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Originally Posted by Donna_F View Post
Well, be very, very careful. We took a new-to-sailing Sailnetter out for a few hours of sailing last month and a few weeks later he bought a boat.
Unfortunately for me (and fortunately for our bank accounts), our household Minister of Finance (i.e. my wife) is pulling the purse strings tight on that one.

The rationale that we agreed on (to my chagrin, this was actually originally my idea) was that, given the ongoing costs of having a boat (between basic maintenance, docking/mooring/club fees, haul-out/winter storage/spring haul-in, etc.), it would be no more expensive for us to just rent a boat for a whole day, one day per weekend, for something like 20-25 weeks. Given that it isn't like we're missing an opportunity to build equity in a boat, the way one argues when it comes to renting vs. owning a home, it made sense for us to stick to renting until we had enough basic competence and primitive understanding to have an idea of how to start shopping for a boat.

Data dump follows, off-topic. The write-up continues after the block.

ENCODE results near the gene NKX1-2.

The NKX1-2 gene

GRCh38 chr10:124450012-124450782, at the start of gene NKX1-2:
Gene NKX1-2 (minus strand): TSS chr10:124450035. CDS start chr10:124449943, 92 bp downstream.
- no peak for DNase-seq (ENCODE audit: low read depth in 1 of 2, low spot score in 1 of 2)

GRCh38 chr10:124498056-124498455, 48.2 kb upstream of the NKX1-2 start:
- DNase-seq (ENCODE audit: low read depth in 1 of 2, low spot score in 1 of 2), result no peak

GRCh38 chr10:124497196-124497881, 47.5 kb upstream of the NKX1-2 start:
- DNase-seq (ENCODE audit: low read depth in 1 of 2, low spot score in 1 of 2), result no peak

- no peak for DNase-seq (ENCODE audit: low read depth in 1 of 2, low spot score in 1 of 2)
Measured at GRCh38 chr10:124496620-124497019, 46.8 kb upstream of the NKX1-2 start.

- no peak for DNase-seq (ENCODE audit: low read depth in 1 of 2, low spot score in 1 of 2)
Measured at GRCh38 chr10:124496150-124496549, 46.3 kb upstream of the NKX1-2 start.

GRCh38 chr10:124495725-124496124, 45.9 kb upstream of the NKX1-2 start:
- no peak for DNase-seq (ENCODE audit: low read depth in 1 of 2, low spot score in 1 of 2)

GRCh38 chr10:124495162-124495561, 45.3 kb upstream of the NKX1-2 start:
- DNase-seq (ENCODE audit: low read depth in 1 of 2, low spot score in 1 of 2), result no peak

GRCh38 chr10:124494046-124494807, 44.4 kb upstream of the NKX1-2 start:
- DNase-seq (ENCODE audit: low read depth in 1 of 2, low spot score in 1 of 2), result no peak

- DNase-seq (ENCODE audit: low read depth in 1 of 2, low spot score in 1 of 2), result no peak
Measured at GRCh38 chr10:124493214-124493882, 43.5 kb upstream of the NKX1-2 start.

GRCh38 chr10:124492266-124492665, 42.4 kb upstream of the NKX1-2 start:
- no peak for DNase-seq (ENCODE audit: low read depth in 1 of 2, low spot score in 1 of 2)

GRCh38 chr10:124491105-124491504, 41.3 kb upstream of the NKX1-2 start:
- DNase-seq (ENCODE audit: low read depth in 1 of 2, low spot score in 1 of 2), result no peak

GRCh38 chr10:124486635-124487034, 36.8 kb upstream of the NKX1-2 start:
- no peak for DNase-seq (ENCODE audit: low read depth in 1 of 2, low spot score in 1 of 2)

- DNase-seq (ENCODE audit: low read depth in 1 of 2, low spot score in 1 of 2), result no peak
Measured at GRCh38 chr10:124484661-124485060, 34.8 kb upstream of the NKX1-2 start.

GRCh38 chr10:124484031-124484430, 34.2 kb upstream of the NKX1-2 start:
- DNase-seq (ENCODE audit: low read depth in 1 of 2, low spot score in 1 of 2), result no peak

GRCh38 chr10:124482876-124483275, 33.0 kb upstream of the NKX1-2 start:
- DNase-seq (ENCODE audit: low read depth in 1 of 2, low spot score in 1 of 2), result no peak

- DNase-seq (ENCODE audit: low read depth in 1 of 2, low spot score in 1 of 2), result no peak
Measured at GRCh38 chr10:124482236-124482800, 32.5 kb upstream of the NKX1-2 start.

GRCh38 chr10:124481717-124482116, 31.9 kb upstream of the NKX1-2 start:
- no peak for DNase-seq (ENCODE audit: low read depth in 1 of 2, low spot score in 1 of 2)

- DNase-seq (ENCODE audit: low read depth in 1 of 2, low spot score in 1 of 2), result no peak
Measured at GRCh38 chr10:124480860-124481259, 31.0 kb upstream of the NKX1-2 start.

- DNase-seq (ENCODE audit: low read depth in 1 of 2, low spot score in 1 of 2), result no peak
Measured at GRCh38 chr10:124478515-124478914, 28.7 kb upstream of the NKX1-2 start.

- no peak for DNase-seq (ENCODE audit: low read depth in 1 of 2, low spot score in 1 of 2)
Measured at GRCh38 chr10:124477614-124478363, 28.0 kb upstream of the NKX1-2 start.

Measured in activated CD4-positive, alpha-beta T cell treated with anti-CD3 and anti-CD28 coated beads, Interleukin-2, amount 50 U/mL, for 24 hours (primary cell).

So now we have to find rental opportunities and/or tag-a-long opportunities until we reach that point. I'm still crossing my fingers for "buy a boat next June."

The other part of the boat purchase timeline is that we (read: I) want us to take the ASA 103 basic coastal cruising course, but we (read: we) don't want to invest a ton of additional resources into "new material" lessons until we actually have a boat of our own to take the lessons on—the idea being to learn the new material on the boat where we'd actually use the material, and in the process learn any quirks about how that new material interacts with our particular boat.

The tl;dr version of this post is [Generic Internal Struggle of Pragmatism vs. Desire].

Current Boat: TBD
Currently Crewing: 22' Pearson Ensign (Wednesday Night Fall Racing)